A Philadelphia jury issued an $8 million verdict to a Montgomery County woman Tuesday for pain and suffering associated with a string of trips to area emergency rooms where doctors failed to properly diagnose a condition that deprived her of the full use of one hand and arm, her lawyer said.
However, Antonia Mark, the 37-year old plaintiff, will not receive $8 million because the jury’s finding was subject to high-low and joint tortfeasor agreements.
The $8 million verdict was reduced by a confidential high-low agreement between Mark and one of the doctors she sued, Larry Alan Ravetz, according to the woman’s lawyer, Mark W. Tanner.
Tanner could not reveal the range of the agreement. His client had requested $93,000 to compensate for past medical bills and $575,000 to $1.25 million to cover future medical costs, depending on her life expectancy. Tanner could not reveal whether he would file for delay damages, he said.
In deciding Mark v. Ravetz, the 12-member jury deliberated for about three-and-a-half hours and then found Ravetz 68 percent liable and another doctor, Clifford Phillip Catania, 32 percent liable.
But because of a joint tortfeasor agreement between Mark and Catania, Catania was released from paying the specified jury award and instead settled for a confidential amount after the jurors were picked Sept. 19. Catania and his lawyer, Richard S. Margulies of Christie Pabarue Mortensen & Young, did not participate in the trial or offer any evidence, Margulies said.
Mark and a third doctor, L. Gary Gladstone, also entered into a joint tortfeasor agreement and settled for a confidential amount a week into the trial, said Tanner of Feldman Shepherd Wohlgelernter & Tanner, who tried the case with Riki R. Redente. The jury did not find Gladstone was negligent.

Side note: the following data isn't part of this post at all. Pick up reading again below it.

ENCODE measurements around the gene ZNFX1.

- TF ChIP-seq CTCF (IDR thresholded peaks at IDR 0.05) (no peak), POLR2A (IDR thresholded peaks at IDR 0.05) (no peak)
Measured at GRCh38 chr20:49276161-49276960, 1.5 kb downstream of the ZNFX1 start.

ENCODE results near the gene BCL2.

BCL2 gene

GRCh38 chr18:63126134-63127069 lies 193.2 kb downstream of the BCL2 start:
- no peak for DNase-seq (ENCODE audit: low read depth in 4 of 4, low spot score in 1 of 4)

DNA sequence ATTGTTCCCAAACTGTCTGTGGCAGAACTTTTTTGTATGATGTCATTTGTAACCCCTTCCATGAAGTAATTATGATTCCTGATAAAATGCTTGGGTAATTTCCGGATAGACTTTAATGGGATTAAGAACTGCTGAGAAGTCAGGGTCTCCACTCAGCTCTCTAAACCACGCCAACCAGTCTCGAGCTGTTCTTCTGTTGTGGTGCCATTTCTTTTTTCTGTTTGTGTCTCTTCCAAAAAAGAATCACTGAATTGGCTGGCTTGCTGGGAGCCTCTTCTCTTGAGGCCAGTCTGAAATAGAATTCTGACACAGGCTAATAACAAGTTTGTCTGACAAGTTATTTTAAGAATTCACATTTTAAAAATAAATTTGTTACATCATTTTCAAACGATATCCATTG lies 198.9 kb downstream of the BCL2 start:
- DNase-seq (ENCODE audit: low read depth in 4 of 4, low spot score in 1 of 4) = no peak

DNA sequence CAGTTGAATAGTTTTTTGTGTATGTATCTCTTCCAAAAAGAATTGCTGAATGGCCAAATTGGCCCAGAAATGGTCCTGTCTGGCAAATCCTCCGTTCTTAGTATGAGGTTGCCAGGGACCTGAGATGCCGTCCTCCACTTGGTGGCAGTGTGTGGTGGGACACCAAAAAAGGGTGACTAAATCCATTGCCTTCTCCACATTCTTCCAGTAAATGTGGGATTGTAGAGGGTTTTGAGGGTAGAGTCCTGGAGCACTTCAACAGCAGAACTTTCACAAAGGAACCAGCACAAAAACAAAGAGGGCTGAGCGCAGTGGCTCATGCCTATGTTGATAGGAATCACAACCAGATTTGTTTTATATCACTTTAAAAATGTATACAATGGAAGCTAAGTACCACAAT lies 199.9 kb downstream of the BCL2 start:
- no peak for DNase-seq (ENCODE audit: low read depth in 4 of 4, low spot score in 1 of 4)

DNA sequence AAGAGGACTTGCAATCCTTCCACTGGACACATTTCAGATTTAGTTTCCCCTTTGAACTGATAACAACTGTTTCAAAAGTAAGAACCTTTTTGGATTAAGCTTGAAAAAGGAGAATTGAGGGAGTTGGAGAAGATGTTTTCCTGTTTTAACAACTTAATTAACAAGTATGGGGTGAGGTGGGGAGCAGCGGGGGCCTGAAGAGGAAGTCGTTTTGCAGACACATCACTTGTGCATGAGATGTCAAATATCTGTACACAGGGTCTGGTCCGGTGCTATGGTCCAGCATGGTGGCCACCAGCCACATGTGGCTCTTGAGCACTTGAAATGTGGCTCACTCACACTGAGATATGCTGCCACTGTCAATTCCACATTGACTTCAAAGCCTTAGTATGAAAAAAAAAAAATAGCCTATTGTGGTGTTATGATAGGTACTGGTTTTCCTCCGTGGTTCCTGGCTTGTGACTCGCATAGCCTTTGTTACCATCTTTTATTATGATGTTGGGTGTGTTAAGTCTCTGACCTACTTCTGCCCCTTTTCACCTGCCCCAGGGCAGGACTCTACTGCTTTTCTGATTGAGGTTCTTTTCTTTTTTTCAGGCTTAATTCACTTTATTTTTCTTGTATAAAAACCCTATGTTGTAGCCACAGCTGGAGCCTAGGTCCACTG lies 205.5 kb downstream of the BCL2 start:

Common Pleas Judge Mary D. Colins presided over the seven-day trial. Colins had evaluated the case, coming up with a settlement number of $800,000 that Mark agreed to take, Tanner said. Ravetz’s attorney recommended that the MCARE fund and Pennsylvania Property Casualty Insurance Guaranty Association adjusters take the deal, but they refused, Tanner said.
In 1999 when Mark was 32, she suffered from end-stage renal failure caused by lupus, requiring her to undergo dialysis three times a week. She went to the emergency room at North Penn Hospital in Lansdale (now Central Montgomery Medical Center) with pain and swelling in her right arm, according to court documents. Gladstone prescribed an anticoagulant drug called Lovenox to treat a suspected blood clot in her arm, which was changed over to another anticoagulant, Coumadin.
The next morning, Ravetz took over Mark’s care at the hospital. Mark began to have such severe, unexplained neck pain that Ravetz prescribed morphine, according to court documents. She was still complaining of neck pain when she was discharged five days after checking in to the hospital.
Mark was sent home without a neurological exam, according to court documents.
Counsel for Ravetz, Kenneth S. Fair of Naulty Scaricamazza & McDevitt, did not return calls for comment Wednesday.
When the pain continued the next day, Mark went to the emergency room at Phoenixville Hospital, where she was treated by Catania, according to court documents. Catania performed no neurological exam but examined Mark for other conditions and discharged her with a prescription for Tylenol 3.
Two days later, Mark was lying on the couch when she found she could not move her arms or legs, Tanner said. When her sister returned to the house five hours later, she found Mark had fallen to the floor, and an ambulance was called, according to court documents.
At North Penn Hospital, Mark was diagnosed with an epidural bleed, which required surgery to decompress her spinal cord, according to court documents. But because her condition went untreated, she couldn’t move her arms or legs, Tanner said. After a year of therapy she was able to walk again, he said, but she still cannot use her one hand or extend an arm.
Mark sued Gladstone because he had used Lovenox and Catania and Ravetz for failing to recognize the symptoms of her ailment and treat them, Tanner said.
“The sudden neck pain was the first … warning sign of this condition,” he said.
A patient is at a high risk for bleeding when on anticoagulants, and neck pain in someone on anticoagulants could signal bleeding around the spinal cord, Tanner explained in his pretrial memo.
The damages awarded Tuesday were for pain and suffering because Mark’s disability prevents her from working and so she lost no wages.
Other defendants named in the original complaint were dismissed, including North Penn Hospital and Phoenixville Hospital.